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Apathetic shareholders can be as much of a problem for companies as hostile ones

Advanced Micro Devices (AMD) is in a frustrating pickle. The US chipmaker wants to issue up to 16.5 million new shares so it can pay its executives in stock options and restricted shares. Shareholders have voted more than 85% in favor of the plan. And yet AMD can’t go ahead. Or rather, it can—with a hefty price tag.

This company successfully thwarted investors’ efforts to reign in executive pay

We recently told you about four companies ignoring their shareholders’ votes. One was Hecla Mining, a silver producer that held the polls open longer than planned when it looked like shareholders were going to reject management’s pay package.

The vote is only advisory, but Hecla’s stalling worked: Instead of failing 49.6% to 46.7%, the company’s say-on-pay vote passed with 53.7% of the vote.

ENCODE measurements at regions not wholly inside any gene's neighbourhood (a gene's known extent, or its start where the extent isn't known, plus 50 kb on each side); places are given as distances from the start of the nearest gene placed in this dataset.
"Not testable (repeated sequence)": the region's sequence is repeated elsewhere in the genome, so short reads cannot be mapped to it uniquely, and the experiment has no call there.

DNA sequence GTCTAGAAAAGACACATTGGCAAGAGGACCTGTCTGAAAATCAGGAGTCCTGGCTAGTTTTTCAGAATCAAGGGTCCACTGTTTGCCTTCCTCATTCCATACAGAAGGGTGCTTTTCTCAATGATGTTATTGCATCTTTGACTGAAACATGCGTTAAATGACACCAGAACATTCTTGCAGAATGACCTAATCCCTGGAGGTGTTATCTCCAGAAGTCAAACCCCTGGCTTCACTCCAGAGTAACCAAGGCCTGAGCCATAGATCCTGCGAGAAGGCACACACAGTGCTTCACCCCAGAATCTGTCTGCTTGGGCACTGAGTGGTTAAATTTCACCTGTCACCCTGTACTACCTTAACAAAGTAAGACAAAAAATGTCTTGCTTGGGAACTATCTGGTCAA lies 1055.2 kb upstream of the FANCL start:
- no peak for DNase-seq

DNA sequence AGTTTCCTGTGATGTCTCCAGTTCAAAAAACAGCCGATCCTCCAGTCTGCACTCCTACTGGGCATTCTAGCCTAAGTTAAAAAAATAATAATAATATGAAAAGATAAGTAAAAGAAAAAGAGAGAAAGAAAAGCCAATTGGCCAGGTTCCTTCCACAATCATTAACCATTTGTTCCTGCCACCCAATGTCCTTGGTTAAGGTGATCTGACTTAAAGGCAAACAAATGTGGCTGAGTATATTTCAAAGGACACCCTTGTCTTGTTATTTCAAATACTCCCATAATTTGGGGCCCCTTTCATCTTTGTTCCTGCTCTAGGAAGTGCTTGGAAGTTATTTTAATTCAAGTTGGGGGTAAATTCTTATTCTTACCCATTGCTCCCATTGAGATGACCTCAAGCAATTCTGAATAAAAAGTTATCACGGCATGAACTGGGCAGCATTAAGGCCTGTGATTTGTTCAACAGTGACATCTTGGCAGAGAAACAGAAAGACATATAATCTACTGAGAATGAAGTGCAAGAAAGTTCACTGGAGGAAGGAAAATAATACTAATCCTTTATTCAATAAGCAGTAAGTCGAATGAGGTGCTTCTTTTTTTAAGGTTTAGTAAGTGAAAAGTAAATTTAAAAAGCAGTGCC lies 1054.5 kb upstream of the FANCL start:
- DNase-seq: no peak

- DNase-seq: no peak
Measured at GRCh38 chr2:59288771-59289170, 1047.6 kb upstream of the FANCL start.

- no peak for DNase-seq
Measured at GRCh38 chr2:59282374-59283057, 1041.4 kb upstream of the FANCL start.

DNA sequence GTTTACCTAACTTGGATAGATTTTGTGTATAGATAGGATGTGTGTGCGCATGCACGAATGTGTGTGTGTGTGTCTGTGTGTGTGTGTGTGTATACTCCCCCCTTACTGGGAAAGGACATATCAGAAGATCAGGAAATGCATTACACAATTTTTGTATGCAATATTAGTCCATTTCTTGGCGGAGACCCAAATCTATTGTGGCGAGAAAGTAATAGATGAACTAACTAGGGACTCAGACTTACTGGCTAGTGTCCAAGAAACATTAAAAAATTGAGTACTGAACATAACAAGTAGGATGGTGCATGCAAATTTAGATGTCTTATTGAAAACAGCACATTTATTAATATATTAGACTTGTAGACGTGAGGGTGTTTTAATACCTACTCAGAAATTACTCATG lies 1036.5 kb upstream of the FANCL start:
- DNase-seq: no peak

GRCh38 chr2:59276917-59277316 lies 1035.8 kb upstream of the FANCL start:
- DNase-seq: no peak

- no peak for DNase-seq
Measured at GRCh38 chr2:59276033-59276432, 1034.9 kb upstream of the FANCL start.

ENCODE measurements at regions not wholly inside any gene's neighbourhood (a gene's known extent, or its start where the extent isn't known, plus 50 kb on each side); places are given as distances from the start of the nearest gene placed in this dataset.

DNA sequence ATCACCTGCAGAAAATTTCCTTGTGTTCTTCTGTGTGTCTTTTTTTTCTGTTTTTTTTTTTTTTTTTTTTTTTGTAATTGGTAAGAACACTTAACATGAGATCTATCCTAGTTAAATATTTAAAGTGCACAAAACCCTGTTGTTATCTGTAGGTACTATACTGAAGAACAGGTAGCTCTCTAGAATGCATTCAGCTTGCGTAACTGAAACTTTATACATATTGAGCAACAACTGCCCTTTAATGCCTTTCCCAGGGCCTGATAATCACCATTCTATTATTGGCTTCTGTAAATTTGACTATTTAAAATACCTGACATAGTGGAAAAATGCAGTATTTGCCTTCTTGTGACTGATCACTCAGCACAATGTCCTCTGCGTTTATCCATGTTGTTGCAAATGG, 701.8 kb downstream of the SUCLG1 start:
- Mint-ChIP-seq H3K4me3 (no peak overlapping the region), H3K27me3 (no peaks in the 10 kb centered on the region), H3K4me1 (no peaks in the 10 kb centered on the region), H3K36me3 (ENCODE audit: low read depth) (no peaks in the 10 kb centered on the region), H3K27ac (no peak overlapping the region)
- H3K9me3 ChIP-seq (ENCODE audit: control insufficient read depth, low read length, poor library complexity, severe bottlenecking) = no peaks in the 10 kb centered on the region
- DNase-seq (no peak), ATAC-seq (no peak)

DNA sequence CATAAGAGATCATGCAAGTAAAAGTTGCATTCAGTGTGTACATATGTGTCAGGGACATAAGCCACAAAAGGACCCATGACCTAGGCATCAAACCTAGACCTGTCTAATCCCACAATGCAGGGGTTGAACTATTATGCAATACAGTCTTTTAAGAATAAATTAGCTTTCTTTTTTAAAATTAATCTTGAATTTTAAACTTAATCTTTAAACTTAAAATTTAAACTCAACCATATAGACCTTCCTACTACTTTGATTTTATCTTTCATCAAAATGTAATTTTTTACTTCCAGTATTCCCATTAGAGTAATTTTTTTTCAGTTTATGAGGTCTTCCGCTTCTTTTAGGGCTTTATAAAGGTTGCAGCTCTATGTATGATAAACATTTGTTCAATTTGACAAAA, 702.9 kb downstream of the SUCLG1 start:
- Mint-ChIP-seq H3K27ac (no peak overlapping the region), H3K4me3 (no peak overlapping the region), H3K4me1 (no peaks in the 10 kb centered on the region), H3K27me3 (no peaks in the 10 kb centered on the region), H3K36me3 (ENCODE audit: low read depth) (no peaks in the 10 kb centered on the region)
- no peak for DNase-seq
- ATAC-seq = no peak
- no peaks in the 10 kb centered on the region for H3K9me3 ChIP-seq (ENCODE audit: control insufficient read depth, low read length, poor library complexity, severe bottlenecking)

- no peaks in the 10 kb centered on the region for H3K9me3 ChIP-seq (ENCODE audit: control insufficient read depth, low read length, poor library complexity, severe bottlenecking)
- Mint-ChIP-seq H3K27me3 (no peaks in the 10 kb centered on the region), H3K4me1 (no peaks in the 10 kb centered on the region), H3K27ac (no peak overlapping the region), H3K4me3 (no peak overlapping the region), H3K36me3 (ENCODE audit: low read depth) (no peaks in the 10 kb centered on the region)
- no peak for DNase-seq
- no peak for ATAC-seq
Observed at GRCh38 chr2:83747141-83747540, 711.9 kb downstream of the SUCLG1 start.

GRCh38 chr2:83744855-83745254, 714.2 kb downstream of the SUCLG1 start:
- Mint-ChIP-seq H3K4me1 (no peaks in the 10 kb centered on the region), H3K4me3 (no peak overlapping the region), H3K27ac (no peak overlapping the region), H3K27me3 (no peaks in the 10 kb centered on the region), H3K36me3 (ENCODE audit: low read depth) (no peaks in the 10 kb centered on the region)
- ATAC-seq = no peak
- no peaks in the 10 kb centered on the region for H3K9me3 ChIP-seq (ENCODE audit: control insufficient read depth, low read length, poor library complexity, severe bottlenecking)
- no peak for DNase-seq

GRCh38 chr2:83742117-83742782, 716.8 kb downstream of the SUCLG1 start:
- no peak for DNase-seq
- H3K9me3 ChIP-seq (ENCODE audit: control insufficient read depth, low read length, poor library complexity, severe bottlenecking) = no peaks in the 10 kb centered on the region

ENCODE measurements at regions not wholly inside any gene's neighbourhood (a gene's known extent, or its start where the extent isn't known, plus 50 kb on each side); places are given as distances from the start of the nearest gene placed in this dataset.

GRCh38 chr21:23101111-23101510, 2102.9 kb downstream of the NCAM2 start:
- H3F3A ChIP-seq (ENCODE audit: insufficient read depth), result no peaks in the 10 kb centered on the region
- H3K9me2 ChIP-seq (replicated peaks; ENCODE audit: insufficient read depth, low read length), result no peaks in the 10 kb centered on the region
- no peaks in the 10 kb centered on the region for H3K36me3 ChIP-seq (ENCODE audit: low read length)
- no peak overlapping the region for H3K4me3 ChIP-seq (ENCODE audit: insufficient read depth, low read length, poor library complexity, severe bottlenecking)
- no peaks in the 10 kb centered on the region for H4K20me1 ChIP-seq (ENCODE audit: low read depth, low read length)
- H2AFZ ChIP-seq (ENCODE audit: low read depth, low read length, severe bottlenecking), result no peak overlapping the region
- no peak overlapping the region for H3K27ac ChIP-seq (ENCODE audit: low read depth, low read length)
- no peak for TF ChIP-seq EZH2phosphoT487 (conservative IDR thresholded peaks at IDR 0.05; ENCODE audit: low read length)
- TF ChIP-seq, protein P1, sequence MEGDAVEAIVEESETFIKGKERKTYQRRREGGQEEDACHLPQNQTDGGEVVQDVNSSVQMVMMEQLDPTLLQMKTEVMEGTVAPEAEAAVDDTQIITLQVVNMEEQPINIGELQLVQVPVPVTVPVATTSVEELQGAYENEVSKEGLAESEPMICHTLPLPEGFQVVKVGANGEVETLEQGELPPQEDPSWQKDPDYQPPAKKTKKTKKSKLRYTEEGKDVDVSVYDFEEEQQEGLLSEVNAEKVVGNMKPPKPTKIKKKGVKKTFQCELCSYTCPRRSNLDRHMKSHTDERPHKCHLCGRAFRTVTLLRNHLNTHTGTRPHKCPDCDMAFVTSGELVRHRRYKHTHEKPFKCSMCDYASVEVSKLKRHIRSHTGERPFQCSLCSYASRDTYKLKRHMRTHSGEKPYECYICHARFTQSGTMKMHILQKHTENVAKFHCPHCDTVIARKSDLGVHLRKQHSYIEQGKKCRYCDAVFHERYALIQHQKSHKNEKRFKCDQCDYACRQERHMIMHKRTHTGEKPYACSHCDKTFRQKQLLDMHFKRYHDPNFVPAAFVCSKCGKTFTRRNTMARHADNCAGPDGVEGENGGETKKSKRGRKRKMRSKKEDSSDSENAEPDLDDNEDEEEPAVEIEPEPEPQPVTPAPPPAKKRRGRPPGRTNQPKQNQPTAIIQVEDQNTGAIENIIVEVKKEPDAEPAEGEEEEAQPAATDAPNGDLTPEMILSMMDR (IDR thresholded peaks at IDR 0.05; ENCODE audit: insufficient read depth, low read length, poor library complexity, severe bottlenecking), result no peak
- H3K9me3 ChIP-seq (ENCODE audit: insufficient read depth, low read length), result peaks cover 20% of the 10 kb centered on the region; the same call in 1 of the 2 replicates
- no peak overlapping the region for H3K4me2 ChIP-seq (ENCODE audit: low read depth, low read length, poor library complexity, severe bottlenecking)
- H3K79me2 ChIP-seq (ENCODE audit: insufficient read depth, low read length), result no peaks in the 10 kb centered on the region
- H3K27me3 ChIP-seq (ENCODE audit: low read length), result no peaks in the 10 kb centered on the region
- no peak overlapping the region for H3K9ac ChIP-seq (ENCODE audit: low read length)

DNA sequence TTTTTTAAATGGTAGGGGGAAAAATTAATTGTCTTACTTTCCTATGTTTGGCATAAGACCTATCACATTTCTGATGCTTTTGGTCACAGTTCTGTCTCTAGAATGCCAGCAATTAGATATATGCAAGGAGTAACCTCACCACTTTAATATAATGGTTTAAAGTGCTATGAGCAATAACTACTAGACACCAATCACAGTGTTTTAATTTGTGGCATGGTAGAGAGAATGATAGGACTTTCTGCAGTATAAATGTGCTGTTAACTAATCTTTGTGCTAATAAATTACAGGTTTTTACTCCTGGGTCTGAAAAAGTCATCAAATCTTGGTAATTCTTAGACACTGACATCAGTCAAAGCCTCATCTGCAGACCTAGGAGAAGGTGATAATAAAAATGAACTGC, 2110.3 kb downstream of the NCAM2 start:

JPMorgan Works to Avert Split of Chief and Chairman Roles

Original publication date: 
Friday, April 5, 2013 - 18:07

JPMorgan Chase is working behind the scenes to avert a major potential embarrassment.

Here is how four companies are ignoring their shareholders’ votes

NYSE Euronext

Forget majority rules. In US-style corporate elections, it’s rarely so simple.

Investors can complain as loudly and clearly as they like, but corporate boards are often free to ignore them, with few or no immediate consequences. That’s true whether the protest involves ousting a board member or changing how the company does business.

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